release date: Oct 22, 2015
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South African Literature's Russian Soul: Narrative Forms of Global Isolation (New Horizons in Contemporary Writing)
How do great moments in literary traditions arise from times of intense social and political upheaval? South African Literature's Russian Soul charts the interplay of narrative innovation and political isolation in two of the world's most renowned non-European literatures. In this book, Jeanne-Marie Jackson demonstrates how Russian writing's “Golden Age” in the troubled nineteenth-century has served as a model for South African writers both during and after apartheid. Exploring these two isolated literary cultures alongside each other, the book challenges the limits of "global" methodologies in contemporary literary studies and outdated models of center-periphery relations to argue for a more locally involved scale of literary enquiry with more truly global horizons.
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release date: Oct 22, 2015
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Life Lines: Writing Transcultural Adoption (New Horizons in Contemporary Writing)

Adoptions that cross the lines of culture, race and nation are a major consequence of conflicts around the globe, yet their histories and representations have rarely been considered. Life Lines: Writing Transcultural Adoption is the first critical study to explore narratives of transcultural adoption from contemporary Britain, Ireland and America: fictions, films and memoirs made by those within the adoption 'triad' or those concerned with the pain and possibilities of transcultural adoption.

While acknowledging the sobering inequalities which engender transcultural adoptions and the lasting upset of sundered relations, at the same time John McLeod considers the transfigurative and creative propensity of imagining transcultural adoption as radically calling into question ideas of biogenetic attachment, racial genealogy, cultural identity and normative family-making. How might the predicament of 'being adopted' transculturally enable the transformative agency of 'adoptive being' for all? Exploring works by Andrea Levy, Barbara Kingsolver, Toni Morrison, Sebastian Barry, Caryl Phillips, Jackie Kay and several others, Life Lines makes a groundbreaking intervention in such fields as transcultural studies, postcolonial thought, and adoption theory and practice.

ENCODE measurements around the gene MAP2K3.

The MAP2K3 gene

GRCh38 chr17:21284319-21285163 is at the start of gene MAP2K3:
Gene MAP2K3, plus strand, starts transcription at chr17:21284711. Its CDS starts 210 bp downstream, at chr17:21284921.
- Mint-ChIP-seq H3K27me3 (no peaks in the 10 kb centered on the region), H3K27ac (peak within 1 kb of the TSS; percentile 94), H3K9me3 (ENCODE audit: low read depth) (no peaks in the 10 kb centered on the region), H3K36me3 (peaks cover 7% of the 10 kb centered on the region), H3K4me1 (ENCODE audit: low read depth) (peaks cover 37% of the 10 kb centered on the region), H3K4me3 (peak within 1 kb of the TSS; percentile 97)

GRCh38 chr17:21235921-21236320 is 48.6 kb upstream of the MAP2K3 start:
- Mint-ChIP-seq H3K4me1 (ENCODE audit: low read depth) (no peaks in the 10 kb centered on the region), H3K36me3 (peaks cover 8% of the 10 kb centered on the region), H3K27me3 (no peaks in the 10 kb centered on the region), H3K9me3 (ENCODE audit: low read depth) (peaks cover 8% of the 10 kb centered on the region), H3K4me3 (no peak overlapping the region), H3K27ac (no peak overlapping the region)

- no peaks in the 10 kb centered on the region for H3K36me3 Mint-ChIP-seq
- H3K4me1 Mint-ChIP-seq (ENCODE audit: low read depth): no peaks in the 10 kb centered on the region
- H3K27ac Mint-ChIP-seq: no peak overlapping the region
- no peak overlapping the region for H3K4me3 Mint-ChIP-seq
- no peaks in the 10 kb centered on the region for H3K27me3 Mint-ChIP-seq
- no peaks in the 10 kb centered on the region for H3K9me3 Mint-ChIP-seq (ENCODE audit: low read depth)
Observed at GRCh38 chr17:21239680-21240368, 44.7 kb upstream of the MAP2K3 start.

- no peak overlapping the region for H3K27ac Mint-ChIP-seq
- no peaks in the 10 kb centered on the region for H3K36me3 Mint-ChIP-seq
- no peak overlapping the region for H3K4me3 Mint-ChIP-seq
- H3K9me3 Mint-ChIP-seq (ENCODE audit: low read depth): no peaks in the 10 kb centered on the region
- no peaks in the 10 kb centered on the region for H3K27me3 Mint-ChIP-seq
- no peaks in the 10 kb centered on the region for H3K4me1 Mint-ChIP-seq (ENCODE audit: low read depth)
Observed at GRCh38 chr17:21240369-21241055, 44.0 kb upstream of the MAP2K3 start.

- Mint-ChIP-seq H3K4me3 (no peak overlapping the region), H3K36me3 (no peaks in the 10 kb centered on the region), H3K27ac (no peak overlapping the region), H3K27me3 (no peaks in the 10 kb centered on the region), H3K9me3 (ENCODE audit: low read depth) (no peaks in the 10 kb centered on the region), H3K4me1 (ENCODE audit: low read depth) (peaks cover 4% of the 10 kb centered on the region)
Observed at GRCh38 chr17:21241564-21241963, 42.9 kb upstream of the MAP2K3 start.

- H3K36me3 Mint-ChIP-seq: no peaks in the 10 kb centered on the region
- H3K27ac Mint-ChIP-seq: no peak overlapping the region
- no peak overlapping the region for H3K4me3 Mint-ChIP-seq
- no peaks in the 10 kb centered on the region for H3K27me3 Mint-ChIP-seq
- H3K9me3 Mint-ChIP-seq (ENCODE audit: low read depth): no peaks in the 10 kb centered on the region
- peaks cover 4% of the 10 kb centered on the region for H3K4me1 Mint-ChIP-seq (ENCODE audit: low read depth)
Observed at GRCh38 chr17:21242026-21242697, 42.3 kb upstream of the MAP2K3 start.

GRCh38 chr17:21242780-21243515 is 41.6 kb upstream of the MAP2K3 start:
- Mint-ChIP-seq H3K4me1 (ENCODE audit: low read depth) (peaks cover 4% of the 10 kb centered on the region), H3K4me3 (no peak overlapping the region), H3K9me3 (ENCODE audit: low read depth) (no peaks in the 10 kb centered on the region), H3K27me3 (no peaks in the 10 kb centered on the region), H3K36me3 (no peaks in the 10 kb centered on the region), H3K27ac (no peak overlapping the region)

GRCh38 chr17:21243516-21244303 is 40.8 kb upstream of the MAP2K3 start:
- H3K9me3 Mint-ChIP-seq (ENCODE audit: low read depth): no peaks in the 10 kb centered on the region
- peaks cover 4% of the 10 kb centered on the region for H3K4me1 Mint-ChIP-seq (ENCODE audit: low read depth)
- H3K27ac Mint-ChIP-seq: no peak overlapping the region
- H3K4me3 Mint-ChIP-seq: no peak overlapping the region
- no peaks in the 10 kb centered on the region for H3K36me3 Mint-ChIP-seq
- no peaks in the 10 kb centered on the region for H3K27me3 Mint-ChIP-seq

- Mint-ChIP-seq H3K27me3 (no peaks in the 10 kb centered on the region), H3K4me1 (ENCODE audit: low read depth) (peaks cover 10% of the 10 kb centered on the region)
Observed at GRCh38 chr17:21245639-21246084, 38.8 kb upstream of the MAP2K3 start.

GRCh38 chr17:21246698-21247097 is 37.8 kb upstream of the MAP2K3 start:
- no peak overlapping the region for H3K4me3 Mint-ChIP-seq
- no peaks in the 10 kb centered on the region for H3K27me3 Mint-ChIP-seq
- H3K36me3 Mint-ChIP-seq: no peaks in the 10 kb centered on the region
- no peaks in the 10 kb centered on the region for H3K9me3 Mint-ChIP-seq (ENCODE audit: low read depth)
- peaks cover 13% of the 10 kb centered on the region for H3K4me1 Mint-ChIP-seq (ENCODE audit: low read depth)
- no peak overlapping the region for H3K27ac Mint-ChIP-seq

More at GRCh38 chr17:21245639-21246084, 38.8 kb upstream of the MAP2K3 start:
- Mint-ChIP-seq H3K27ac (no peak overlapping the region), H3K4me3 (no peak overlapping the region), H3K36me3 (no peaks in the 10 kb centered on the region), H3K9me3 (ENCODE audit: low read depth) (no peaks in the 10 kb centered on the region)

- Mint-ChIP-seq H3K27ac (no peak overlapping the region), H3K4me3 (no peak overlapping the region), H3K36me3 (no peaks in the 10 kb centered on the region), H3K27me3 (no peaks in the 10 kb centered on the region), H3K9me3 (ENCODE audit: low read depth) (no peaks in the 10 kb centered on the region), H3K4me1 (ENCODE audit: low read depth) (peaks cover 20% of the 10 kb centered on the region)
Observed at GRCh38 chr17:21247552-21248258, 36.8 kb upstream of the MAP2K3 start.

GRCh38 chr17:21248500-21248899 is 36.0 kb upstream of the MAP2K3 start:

release date: Jan 22, 2008
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Strategy and Human Resource Management (Management, Work And Organisations)
This new edition provides a critical yet accessible account of the strategic role of human resource management within organizations. Building upon the success of the first edition, this edition contains new chapters on culture and values in HRM in addition to expanding coverage of individual performance and development. Updated to include the latest research and development, it continues to challenge students to critically assess the role and contribution of human resource to organizations.
 
Companion Website: http://www.palgrave.com/business/boxallandpurcell/
release date: Aug 02, 2003
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Samuel Beckett: Waiting for Godot-Endgame
Since the first performances of Waiting for Godot in the early 1950s, Samuel Beckett has become one of the most prominent authors of the twentieth century, widely regarded as the last of the great modernists. Waiting for Godot and Endgame are two of his most famous plays, and are taken by many to be defining dramatic representations of life in post-war Europe.

In this Readers' Guide, Peter Boxall traces critical responses to Waiting for Godot and Endgame from the 1950s to the present day. The guide presents the major debates that surround these works as they develop, from Martin Esslin's early appropriation of the plays as examples of the Theatre of the Absurd, to recent poststructuralist and postcolonial readings by critics such as Steven Connor, Mary Bryden and Declan Kiberd. Throughout, Peter Boxall clarifies and contextualises critical responses to the plays, and considers the difficult relationship between Beckett and his critics. The ongoing attempt to interpret these enigmatic works not only sheds light on the plays themselves, but also helps us to understand the promise and the limits of our own critical discourses. The Guide explores this mutually enlightening relationship as it has evolved over the last five decades.